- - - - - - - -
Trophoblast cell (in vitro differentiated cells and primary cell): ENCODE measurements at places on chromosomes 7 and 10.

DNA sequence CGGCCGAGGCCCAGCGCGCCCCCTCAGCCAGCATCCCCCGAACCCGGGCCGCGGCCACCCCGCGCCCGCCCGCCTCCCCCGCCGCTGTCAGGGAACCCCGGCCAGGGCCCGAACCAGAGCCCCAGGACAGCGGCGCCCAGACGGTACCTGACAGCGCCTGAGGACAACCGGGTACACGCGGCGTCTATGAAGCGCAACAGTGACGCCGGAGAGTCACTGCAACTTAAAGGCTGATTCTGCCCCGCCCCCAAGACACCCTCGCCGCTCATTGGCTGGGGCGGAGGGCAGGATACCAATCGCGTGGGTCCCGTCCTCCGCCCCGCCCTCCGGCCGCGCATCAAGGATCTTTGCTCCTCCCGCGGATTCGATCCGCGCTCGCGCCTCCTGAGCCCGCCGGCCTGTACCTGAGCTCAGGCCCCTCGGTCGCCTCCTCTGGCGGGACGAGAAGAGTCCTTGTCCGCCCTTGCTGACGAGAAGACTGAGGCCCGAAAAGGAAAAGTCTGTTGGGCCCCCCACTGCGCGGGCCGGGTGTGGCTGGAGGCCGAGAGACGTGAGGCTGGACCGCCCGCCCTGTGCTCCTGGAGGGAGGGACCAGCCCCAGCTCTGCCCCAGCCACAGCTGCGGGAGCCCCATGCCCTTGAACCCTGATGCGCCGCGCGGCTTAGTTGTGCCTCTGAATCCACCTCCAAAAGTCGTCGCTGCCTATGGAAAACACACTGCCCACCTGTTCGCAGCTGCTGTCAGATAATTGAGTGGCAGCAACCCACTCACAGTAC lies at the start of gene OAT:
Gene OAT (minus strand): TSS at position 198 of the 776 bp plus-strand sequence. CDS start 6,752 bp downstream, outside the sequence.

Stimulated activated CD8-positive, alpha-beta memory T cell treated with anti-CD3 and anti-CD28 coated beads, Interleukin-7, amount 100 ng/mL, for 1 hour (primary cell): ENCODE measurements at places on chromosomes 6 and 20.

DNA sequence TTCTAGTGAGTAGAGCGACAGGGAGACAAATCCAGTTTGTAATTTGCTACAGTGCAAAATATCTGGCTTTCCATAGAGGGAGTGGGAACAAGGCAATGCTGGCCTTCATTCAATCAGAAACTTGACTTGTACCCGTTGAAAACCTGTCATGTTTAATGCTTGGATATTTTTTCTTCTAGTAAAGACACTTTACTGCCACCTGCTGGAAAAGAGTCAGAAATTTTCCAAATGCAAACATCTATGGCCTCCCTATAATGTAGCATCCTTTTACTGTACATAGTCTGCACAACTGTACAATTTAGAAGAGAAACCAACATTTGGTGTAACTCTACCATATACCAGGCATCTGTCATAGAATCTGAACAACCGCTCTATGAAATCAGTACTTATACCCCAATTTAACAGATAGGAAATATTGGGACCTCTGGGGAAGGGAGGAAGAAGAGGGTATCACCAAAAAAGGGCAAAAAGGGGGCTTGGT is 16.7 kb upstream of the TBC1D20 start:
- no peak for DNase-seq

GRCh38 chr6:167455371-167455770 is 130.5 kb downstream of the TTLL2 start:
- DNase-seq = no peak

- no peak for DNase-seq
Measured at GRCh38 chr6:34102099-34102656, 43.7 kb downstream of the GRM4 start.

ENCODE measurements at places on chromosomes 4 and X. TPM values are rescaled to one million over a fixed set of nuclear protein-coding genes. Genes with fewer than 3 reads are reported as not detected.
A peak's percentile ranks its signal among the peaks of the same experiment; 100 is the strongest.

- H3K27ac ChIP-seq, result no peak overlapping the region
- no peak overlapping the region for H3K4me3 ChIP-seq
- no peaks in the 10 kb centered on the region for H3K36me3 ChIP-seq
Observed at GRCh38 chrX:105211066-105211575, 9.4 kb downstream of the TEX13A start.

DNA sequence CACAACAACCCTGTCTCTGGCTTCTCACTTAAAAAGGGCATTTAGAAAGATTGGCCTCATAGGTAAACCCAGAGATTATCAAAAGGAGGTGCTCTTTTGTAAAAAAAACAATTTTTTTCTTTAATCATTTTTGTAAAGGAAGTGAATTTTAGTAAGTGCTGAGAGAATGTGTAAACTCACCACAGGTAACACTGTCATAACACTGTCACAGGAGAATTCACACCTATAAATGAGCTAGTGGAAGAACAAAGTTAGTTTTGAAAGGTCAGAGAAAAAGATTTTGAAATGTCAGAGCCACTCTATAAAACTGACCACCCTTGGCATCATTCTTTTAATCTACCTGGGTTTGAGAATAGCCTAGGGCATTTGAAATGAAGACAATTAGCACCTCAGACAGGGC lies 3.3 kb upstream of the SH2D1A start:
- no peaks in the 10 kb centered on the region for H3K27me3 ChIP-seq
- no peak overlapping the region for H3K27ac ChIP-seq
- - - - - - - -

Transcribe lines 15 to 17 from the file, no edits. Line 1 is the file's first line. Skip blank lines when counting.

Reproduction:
- no peaks in the 10 kb centered on the region for H3K36me3 ChIP-seq
Observed at GRCh38 chrX:105211066-105211575, 9.4 kb downstream of the TEX13A start.

DNA sequence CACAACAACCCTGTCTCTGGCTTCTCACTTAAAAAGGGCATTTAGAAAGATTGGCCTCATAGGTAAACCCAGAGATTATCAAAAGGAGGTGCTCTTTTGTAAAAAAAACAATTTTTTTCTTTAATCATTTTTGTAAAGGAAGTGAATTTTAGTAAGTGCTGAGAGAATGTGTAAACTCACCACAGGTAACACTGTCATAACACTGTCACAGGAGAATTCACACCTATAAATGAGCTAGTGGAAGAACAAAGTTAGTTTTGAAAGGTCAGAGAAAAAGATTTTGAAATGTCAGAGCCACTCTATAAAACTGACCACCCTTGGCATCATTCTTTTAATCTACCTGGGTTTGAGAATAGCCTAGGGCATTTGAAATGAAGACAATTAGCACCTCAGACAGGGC lies 3.3 kb upstream of the SH2D1A start: